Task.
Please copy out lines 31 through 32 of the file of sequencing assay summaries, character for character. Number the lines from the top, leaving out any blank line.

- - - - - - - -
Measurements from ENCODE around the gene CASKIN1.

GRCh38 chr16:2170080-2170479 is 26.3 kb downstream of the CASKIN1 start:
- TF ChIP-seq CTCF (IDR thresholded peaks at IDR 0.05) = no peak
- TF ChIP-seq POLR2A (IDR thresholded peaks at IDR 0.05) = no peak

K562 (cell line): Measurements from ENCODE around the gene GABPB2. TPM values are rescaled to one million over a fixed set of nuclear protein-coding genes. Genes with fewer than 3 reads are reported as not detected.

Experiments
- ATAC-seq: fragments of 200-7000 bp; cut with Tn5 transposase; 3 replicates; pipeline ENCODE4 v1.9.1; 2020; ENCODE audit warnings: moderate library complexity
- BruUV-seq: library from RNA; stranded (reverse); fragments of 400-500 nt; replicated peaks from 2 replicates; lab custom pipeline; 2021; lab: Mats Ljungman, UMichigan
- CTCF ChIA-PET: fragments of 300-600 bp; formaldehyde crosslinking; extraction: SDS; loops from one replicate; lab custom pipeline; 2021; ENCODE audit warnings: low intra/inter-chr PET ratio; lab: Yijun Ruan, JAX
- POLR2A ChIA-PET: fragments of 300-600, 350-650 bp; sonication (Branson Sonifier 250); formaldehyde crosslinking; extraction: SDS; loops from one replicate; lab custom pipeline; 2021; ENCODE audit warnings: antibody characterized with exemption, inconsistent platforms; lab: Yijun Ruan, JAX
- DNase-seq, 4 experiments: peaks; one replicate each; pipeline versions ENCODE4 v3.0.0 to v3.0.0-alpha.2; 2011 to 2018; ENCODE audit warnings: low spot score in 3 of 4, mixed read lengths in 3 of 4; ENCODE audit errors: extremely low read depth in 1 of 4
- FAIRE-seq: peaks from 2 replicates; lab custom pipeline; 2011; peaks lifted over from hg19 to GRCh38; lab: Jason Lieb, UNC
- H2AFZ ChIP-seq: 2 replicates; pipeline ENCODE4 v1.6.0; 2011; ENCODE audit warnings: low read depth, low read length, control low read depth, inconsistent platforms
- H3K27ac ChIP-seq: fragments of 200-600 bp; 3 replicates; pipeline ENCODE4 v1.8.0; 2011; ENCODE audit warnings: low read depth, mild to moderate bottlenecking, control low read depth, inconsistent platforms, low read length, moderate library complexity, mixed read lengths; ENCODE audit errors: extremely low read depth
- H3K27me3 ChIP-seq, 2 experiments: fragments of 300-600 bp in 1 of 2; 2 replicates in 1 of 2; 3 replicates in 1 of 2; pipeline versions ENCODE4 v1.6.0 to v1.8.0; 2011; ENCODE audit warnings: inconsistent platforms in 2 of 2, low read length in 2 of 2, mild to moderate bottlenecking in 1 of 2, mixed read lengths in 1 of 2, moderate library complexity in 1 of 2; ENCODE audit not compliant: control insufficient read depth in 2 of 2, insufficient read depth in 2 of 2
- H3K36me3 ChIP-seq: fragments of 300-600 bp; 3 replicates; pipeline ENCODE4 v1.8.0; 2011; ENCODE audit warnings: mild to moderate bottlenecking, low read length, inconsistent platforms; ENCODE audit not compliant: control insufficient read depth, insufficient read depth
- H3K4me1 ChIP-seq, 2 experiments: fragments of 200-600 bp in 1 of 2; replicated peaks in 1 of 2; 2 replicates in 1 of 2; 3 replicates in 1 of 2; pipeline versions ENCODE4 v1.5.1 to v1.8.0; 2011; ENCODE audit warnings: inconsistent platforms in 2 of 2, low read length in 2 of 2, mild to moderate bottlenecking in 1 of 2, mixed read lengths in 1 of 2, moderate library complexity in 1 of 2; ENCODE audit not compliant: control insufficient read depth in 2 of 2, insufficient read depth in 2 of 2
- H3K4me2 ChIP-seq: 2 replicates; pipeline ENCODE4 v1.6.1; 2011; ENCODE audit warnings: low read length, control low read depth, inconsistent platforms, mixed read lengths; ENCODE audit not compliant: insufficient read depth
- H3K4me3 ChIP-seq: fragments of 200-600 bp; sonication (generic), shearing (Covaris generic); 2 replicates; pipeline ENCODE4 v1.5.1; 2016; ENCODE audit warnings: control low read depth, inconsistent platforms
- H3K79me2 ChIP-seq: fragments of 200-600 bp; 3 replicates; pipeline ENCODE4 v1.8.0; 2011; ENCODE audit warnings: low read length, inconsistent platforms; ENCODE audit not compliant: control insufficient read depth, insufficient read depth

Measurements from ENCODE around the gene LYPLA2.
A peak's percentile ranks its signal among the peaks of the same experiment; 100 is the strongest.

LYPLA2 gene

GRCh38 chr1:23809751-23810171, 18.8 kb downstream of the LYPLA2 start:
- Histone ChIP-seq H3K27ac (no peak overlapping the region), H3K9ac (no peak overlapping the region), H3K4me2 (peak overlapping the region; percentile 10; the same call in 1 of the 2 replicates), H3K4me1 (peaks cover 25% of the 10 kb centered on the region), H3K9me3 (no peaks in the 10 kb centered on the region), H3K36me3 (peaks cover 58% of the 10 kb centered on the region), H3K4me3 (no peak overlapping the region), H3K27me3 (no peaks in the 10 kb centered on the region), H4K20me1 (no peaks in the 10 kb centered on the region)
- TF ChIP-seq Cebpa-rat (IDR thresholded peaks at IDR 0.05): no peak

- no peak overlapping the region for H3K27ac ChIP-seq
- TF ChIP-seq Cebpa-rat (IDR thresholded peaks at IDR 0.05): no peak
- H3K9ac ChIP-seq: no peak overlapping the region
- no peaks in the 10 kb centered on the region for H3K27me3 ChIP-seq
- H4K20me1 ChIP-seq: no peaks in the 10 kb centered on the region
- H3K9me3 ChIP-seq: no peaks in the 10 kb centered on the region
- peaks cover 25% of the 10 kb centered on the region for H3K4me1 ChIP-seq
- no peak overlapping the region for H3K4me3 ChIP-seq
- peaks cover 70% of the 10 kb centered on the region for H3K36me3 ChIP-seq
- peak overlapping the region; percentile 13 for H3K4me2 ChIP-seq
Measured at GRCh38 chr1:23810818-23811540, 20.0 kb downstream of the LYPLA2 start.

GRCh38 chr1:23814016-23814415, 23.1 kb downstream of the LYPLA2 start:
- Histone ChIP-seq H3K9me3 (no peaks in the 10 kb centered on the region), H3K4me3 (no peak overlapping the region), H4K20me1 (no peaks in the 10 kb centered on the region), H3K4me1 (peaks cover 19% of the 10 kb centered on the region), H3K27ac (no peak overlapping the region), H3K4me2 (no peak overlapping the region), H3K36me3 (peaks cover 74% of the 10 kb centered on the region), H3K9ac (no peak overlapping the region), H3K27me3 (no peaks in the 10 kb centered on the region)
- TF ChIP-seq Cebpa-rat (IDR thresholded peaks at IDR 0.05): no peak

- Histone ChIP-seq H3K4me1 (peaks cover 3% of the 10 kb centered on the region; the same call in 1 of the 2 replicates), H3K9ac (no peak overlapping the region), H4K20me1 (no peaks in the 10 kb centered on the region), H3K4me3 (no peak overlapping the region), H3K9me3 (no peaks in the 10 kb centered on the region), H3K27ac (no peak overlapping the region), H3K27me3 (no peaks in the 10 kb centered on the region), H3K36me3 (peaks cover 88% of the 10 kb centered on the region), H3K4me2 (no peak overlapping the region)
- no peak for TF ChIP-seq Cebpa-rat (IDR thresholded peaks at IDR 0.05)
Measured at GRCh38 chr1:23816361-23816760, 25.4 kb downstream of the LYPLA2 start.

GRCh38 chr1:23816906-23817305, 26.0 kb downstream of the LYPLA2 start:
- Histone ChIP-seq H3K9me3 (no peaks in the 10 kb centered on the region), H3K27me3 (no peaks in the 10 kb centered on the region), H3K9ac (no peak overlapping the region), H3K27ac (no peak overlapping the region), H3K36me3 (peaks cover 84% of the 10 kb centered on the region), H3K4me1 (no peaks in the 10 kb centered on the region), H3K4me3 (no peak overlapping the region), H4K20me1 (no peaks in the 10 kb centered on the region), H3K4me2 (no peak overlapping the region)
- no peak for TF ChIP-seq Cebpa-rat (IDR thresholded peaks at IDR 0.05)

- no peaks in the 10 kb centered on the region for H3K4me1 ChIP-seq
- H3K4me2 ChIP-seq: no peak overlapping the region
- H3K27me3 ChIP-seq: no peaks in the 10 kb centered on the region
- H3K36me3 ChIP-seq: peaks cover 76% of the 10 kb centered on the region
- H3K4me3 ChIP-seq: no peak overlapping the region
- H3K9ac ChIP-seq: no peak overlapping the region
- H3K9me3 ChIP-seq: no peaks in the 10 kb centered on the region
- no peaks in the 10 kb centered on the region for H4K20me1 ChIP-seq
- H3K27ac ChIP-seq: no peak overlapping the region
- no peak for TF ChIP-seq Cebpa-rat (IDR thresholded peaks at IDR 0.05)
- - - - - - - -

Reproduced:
- H4K20me1 ChIP-seq: no peaks in the 10 kb centered on the region
- H3K9me3 ChIP-seq: no peaks in the 10 kb centered on the region